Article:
State Sen. Pat Woods said he’d try to submit a bill during the New Mexico Legislature’s upcoming session in January to reform the judicial’s system’s so-called “catch-and-release” bail system for criminal suspects.
Woods, a Republican from Broadview whose District 7 includes Quay County, made the pledge while participating in an videoconference roundtable last week by the Quay County Health Council’s Intimate Partner Task Force committee in conjunction with Domestic Violence Awareness Month. Several local law-enforcement officials also participated in the roundtable.
The New Mexico Supreme Court a few years ago, citing the U.S. Constitution, set up new guidelines about bail for criminal suspects. In short, the high court forbid the incarceration of poor people because of their inability to make bail.
The no-bail guidelines are meant for nonviolent crimes and misdemeanors. But Tucumcari Police officer Daniel Lopez said he thought victims of domestic violence and the community still are endangered.
“They’re getting let off,” he said of such suspects.
Logan Police Chief Rodney Paris said one complication of domestic violence is victims often don’t cooperate and “look forward to the make-up” with their abusers. He said such crimes need a period of incarceration so law enforcement can more effectively prosecute the case and victims can gain more clarity.
“We need to buy a little time so we can protect the victims,” Paris said. “It’s not allowing us to break that cycle.”
Magistrate Judge Timothy O’Quinn, acknowledging the problem, said the judicial guidelines make it difficult to hold any suspect “for any reason.”
District Attorney Tim Rose said the state Supreme Court recently issued new rules that go into effect this month but “don’t do much” to address the problems they discussed.
Rose said under current guidelines, suspects often are arraigned and released before his prosecutors even know about such cases. He said the speed to which suspects are released without bail has increased during the COVID-19 pandemic to avoid jail crowding.
Rose also noted domestic-violence crimes always are misdemeanors unless the suspect uses a deadly weapon such as a gun or knife.
Woods said the no-bail guidelines appear to have been enacted with good intentions, but “put into place, it sounds like it’s not working very well. Having a cooling-off period sounds like common sense to me.”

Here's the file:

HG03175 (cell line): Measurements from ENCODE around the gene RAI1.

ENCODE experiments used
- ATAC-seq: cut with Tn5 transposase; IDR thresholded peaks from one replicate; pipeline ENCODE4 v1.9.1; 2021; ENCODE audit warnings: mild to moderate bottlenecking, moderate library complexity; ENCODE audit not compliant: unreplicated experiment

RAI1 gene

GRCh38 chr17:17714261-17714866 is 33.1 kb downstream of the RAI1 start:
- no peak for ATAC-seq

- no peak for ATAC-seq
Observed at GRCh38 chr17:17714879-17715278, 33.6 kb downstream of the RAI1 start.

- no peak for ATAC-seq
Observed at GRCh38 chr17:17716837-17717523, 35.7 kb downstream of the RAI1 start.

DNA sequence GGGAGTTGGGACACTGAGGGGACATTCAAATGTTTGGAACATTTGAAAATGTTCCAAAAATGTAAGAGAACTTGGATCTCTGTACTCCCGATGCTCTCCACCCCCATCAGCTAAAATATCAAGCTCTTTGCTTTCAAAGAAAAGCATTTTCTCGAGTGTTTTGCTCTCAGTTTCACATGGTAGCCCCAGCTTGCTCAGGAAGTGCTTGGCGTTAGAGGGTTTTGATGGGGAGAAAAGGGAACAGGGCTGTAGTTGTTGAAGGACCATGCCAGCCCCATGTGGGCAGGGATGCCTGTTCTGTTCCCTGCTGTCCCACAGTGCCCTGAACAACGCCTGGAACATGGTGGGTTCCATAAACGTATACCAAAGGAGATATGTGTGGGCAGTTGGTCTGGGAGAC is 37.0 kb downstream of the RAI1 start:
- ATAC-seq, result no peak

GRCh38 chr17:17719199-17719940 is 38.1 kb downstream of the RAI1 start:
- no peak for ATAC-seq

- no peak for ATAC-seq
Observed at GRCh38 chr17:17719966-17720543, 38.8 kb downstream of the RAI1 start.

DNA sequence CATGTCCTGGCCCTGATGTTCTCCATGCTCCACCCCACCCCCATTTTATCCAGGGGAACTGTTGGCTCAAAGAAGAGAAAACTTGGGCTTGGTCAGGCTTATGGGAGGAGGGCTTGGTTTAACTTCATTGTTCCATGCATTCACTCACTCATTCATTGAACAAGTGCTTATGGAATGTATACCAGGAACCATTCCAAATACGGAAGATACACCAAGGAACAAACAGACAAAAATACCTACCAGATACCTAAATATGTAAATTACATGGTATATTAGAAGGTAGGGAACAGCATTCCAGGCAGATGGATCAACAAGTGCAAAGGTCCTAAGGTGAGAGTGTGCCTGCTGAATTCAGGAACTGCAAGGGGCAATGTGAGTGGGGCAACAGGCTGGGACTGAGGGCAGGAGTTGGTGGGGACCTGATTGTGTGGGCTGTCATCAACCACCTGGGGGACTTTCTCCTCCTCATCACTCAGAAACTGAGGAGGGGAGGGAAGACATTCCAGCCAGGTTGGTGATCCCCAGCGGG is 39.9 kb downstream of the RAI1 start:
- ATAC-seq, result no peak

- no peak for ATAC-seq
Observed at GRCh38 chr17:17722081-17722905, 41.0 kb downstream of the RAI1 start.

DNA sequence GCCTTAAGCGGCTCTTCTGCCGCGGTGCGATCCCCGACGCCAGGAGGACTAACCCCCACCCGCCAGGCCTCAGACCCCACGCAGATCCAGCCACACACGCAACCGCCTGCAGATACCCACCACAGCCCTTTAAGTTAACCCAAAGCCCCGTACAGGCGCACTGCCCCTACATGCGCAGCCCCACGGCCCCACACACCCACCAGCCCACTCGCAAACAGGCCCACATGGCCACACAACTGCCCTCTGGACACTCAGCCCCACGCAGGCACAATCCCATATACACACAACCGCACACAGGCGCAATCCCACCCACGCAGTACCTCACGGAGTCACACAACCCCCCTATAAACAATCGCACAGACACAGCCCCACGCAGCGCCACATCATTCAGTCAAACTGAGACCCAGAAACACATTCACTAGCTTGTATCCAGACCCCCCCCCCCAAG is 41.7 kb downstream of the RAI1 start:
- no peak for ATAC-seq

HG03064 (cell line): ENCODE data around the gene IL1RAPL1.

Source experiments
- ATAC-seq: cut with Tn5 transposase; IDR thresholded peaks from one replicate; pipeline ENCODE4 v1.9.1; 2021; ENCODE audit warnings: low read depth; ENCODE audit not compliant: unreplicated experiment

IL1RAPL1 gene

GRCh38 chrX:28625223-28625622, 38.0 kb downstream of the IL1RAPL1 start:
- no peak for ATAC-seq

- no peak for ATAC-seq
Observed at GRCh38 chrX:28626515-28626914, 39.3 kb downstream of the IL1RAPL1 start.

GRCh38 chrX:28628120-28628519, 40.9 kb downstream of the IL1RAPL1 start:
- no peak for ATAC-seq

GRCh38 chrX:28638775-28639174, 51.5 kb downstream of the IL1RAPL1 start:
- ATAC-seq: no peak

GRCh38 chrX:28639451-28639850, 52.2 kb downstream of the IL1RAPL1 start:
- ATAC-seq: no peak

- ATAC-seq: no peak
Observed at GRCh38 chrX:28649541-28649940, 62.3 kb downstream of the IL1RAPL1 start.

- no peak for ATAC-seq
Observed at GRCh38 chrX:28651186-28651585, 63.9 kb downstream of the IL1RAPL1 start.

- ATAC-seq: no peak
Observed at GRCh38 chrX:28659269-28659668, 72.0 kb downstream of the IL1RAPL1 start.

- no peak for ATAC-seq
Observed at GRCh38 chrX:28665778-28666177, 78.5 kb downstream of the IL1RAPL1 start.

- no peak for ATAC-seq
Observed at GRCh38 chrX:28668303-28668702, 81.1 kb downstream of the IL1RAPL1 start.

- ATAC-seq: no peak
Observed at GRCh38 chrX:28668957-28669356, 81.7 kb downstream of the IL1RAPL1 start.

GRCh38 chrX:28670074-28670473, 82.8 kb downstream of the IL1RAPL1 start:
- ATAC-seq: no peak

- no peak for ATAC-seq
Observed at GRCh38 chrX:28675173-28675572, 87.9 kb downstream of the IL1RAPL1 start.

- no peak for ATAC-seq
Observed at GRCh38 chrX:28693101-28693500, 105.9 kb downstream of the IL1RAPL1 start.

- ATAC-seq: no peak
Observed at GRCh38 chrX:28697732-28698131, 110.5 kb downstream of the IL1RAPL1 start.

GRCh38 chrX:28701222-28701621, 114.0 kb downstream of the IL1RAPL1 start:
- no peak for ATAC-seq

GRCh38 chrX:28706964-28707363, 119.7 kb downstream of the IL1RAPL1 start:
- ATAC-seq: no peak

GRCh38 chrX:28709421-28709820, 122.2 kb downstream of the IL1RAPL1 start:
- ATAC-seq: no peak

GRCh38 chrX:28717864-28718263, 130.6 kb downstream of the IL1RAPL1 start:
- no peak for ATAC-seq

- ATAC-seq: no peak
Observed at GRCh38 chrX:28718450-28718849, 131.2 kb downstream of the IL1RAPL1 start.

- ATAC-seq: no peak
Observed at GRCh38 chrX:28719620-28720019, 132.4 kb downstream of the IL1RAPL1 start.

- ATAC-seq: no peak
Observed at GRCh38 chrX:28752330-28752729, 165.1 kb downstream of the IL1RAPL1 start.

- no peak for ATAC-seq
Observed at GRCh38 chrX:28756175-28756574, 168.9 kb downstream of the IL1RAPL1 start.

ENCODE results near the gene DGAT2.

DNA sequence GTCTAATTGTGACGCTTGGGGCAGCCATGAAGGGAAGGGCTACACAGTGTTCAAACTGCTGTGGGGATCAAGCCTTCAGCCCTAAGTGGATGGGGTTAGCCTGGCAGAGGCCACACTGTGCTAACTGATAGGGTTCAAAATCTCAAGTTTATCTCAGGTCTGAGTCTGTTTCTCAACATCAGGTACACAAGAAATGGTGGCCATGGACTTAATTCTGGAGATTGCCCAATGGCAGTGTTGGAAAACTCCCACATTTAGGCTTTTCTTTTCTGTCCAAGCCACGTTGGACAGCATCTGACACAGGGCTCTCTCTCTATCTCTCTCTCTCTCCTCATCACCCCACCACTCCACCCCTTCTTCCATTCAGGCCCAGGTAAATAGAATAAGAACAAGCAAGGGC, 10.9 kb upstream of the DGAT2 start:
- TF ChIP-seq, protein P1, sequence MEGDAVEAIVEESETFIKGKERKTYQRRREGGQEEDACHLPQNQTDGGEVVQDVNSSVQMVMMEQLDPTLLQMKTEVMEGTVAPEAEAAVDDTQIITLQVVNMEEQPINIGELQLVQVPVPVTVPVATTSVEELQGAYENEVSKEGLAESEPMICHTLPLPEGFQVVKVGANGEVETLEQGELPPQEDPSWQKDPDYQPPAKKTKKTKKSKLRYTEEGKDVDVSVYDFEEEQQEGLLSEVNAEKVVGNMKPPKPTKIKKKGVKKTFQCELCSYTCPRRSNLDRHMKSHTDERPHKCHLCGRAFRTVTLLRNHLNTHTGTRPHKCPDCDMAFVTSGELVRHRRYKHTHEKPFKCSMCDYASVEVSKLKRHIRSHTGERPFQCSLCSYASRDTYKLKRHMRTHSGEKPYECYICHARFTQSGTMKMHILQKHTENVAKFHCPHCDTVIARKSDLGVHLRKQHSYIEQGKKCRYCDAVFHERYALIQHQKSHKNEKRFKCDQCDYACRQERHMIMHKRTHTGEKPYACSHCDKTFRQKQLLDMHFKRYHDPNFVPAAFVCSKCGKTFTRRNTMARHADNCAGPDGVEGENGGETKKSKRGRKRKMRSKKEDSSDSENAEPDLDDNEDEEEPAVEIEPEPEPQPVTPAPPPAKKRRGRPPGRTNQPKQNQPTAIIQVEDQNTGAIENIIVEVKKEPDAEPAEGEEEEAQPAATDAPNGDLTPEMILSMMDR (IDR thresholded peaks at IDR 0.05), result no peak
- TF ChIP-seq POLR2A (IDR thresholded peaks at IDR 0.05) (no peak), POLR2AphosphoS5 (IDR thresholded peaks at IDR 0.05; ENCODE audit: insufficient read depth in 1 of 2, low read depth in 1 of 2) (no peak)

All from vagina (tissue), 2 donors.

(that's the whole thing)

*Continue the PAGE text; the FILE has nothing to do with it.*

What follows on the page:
“It seems like DA offices and police are left out” of the discussion, Woods said. “I don’t think the right voices are getting the attention. There has to be some discretion with judges.”
Woods acknowledged he lacked the legal expertise to draft a bill to address catch-and-release and needed help from lawyers or prosecutors to do so.
Rose said he and other district attorneys could assist on such a matter. Woods said the Legislative Council Service also could put together the language for such a bill, and he would call the New Mexico Supreme Court’s lone Republican justice for advice.
Woods said the Legislature, noting the separation of powers, loathes to interfere with judicial matters. He said a bill by him also faces tough sledding in the Democratic-controlled Roundhouse.
But he said public dissatisfaction about the no-bail program, plus reporting by the state’s newspapers, still are “a powerful instrument” that could sway lawmakers to reform.
“We need to show their law is not working,” Woods said.
Woods indicated public dissatisfaction with lawmakers and the judicial system grew during a time when people could be fined $100 for not wearing a mask during the pandemic, while anti-racism protesters who pulled down a historic obelisk in the middle of the Santa Fe Plaza faced no prosecution from local officials.
Woods said he also could propose a constitutional amendment to address the no-bail issue, but that wouldn’t be voted on for two years. Regardless, such a plan could “bring discussion around” about the law’s shortcomings, he said.